Day two of the congress saw several interesting talks on the international picture of coaching. Speaking about the emergence of the discipline in Japan was Dr Etsuyo Nishigaki (Kansai Medical University). She said in 1999 motor manufacturer Nissan began to reform the company by introducing coaching as a management technique. In the present day there are now 40 coaching training schools in Japan, with many dealing with communication skills as their main concern.

Nishigaki’s research has looked into the reality of coaches in the country; with colleagues she surveyed 478 Japanese and Chinese coaches and found that, of these, 20 per cent had never had any formal coach training. Evidence-based coaching had not yet been fully introduced in Japan, with many coaching textbooks and works coming in from other countries (the first Japanese-language coaching psychology book was due to be published next year). Nishigaki concluded with cultural issues surrounding coaching in the country, such as an emphasis on seniority: there may be issues with a young person coaching an older client.

Director of the Cambridge University Psychometrics Centre John Rust, gave the second, thought-provoking keynote speech of the congress, on the psychometric testing of digital footprints using social media. Professor Rust began by outlining the history of testing and the pitfalls of each type of test. For example, the introduction of examinations led to discrimination, IQ or mental tests led to scientific racism, and the use of social networks has the downfall of mirroring Big Brother.

Rust went on to outline some of the work done with social media data. He said that our online digital footprint can be used to track human behaviour, in the likes we make on Facebook, the links we click on and even the words in our status updates and tweets. Psychologists now have many millions of data points to use. Rust outlined the use of data from a Facebook app that went viral in 2007, a personality test that collected data from six million people over two years. One of his own studies looked into 700,000 people who had carried out these tests and found a correlation between personality traits and likes on Facebook. Rust said they were looking at whether a personality could be predicted from these likes and found that some traits could be predicted with 95 per cent accuracy.

He also showed some more recent work looking at whether the words used in Facebook status updates could predict introversion and extraversion, and said there was a great degree of similarity between people with those shared personality traits. Rust said that this sort of data is not only useful in marketing but can also help predict whether people are at risk of depression or dangerous behaviours such as terrorism or cyber crime. He said that much of this information could be useful in the context of coaching, both aiding people to overcome addictive behaviours, identifying those at risk of mental health problems, as well as helping people to manage their own online presence and digital footprint.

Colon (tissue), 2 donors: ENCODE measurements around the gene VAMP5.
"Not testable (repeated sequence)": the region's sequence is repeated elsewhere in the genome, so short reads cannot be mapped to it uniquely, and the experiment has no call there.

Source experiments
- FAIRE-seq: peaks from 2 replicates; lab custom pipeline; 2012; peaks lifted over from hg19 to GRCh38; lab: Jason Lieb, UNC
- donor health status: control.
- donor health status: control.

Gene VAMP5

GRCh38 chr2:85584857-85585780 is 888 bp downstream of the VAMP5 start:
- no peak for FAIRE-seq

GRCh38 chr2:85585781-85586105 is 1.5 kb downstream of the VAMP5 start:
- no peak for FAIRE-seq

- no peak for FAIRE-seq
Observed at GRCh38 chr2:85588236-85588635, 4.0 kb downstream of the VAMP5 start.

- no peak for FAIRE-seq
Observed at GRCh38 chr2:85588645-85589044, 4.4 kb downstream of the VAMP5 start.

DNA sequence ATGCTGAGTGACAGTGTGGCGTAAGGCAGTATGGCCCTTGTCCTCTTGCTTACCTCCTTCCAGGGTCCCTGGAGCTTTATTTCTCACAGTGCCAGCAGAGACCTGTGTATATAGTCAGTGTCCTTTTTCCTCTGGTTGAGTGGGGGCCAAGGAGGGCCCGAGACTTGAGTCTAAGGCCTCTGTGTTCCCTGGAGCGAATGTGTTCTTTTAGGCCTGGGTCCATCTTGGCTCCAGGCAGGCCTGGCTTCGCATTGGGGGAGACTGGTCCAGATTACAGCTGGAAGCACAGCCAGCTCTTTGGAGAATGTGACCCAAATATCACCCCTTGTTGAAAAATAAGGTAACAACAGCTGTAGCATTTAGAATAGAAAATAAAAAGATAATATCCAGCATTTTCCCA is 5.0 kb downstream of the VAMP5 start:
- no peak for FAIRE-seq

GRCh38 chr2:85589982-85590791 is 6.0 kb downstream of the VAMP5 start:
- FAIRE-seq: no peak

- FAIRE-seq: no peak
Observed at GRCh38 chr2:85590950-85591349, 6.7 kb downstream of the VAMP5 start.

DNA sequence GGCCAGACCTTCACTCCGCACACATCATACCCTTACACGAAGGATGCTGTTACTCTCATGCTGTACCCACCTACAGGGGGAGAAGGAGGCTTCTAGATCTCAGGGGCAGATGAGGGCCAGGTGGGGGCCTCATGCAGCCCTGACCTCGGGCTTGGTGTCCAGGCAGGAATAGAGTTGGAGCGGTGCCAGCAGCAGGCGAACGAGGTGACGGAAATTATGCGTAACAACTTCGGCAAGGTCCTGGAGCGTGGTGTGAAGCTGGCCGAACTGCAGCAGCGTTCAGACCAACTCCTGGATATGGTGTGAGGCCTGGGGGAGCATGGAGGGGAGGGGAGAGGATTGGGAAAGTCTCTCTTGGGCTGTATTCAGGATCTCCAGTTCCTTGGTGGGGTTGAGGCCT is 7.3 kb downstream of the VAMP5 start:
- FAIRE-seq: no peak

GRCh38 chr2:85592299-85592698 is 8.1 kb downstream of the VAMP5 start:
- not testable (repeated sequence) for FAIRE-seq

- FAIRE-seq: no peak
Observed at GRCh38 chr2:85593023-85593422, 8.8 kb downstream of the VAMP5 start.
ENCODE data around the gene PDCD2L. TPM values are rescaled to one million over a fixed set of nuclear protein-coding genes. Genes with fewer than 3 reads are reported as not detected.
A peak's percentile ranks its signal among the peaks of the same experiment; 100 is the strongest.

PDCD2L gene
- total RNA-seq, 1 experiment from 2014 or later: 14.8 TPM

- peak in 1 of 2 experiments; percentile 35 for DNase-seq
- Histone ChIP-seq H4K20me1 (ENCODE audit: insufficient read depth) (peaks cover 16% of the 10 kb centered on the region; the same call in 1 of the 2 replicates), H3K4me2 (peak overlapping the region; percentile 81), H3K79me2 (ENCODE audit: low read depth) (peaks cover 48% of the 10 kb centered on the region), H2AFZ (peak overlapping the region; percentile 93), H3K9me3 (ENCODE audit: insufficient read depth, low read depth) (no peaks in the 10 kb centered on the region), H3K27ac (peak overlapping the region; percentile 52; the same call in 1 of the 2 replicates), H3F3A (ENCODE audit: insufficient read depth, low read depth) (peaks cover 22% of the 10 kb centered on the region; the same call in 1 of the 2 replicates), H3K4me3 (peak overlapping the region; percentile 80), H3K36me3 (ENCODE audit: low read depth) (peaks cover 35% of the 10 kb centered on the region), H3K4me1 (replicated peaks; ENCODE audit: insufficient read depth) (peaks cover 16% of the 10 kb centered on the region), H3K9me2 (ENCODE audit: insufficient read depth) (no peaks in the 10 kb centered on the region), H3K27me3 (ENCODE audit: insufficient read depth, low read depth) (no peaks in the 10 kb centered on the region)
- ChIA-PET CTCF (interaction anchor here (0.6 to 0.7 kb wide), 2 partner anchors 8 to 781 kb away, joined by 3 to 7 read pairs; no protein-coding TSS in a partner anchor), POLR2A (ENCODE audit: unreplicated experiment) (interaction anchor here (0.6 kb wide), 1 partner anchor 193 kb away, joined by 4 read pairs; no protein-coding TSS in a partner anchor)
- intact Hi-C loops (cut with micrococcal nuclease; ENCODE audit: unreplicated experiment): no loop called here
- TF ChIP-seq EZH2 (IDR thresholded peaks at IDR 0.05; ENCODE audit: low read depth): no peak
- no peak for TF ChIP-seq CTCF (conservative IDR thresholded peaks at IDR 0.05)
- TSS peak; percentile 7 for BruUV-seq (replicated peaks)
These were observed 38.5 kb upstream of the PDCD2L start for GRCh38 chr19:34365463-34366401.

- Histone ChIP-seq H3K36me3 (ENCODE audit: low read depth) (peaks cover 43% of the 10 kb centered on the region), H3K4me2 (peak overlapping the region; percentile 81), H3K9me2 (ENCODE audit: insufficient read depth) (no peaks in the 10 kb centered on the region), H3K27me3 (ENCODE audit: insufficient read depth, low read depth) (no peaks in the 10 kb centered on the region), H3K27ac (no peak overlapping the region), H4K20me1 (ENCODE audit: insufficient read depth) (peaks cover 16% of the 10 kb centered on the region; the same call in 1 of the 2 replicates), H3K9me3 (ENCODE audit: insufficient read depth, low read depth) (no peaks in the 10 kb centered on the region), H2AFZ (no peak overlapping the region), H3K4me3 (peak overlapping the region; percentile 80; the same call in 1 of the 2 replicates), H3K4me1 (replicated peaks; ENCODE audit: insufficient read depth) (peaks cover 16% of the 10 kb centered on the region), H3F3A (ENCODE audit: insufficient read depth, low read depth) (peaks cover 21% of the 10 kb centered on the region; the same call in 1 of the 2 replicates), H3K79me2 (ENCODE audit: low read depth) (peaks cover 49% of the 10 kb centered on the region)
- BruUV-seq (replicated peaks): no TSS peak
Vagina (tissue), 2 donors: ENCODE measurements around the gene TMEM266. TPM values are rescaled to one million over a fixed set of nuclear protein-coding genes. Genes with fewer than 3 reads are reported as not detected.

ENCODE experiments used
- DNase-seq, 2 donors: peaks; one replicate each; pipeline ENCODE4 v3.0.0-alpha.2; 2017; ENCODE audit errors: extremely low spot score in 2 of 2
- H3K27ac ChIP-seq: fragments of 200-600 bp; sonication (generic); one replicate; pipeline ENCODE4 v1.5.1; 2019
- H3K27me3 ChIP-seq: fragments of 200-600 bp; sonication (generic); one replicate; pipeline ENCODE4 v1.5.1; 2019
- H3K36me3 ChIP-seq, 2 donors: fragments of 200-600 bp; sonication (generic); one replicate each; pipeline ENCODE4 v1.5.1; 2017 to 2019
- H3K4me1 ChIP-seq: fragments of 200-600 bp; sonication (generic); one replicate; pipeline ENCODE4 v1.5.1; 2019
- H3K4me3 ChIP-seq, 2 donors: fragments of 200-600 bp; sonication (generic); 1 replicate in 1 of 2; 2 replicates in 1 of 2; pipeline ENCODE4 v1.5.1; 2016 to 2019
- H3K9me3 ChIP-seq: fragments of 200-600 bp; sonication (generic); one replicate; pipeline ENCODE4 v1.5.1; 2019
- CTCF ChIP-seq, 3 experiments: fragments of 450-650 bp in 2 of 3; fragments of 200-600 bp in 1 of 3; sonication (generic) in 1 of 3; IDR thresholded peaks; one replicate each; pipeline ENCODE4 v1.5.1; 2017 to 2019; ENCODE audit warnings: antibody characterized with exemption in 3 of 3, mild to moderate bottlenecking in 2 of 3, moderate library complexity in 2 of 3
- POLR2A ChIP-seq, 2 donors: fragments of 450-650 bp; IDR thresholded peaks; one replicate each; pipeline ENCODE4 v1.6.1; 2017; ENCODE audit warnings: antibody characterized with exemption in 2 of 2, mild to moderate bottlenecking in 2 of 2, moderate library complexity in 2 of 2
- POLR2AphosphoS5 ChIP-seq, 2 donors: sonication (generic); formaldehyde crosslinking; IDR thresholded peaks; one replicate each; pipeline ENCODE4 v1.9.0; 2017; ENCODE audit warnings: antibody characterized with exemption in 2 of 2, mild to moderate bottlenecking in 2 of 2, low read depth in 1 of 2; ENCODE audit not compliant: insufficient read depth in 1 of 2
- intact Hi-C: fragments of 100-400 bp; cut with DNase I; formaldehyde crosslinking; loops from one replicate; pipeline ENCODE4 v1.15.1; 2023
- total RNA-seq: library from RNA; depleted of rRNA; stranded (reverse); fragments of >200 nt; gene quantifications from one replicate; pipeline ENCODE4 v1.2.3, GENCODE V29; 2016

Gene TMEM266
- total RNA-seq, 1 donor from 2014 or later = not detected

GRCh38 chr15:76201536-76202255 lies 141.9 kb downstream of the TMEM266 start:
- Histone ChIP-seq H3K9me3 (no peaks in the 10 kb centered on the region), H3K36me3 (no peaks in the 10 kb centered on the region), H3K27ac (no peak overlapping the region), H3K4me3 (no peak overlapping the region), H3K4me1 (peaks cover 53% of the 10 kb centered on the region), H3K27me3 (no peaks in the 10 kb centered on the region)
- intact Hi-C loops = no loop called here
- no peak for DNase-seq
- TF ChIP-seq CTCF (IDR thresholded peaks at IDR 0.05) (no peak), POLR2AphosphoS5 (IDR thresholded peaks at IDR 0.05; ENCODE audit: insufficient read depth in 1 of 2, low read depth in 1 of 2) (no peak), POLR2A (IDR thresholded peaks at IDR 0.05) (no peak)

As well as the many enlightening talks taking place at this year’s congress, there were also practical workshops held to give coaches new ideas for their own practices. Among them was Almuth McDowell (City University London and Birkbeck University of London) who presented her methods using a feed forward interview with a micro-intervention to increase psychological capital. In this approach clients are asked to tell the coach a positive story from their life in much detail, focusing on the event, the people involved and the feelings associated with it and then combining these positive feelings with future plans to build on their psychological capital – increasing self-efficacy, optimism, hope and resiliency.

Dr McDowall said following the use of this positive story it is then possible to use a micro-intervention, where a client is asked to think about a goal they wish to achieve and visualise it. Subsequently they are asked to physically draw different pathways to achieving this goal, noting down any obstacles they may encounter along the way.

I    The Special Group in Coaching Psychology has a number of upcoming workshops next year with discounted rates for group members; these include Dr Sue Roffey’s positive psychology and authentic well-being on 30 March, and essential neurolinguistic skills for coaching psychologists with Dr Rene Bosman on 27 May. See also our dip into the archive to mark 10 years of coaching psychology.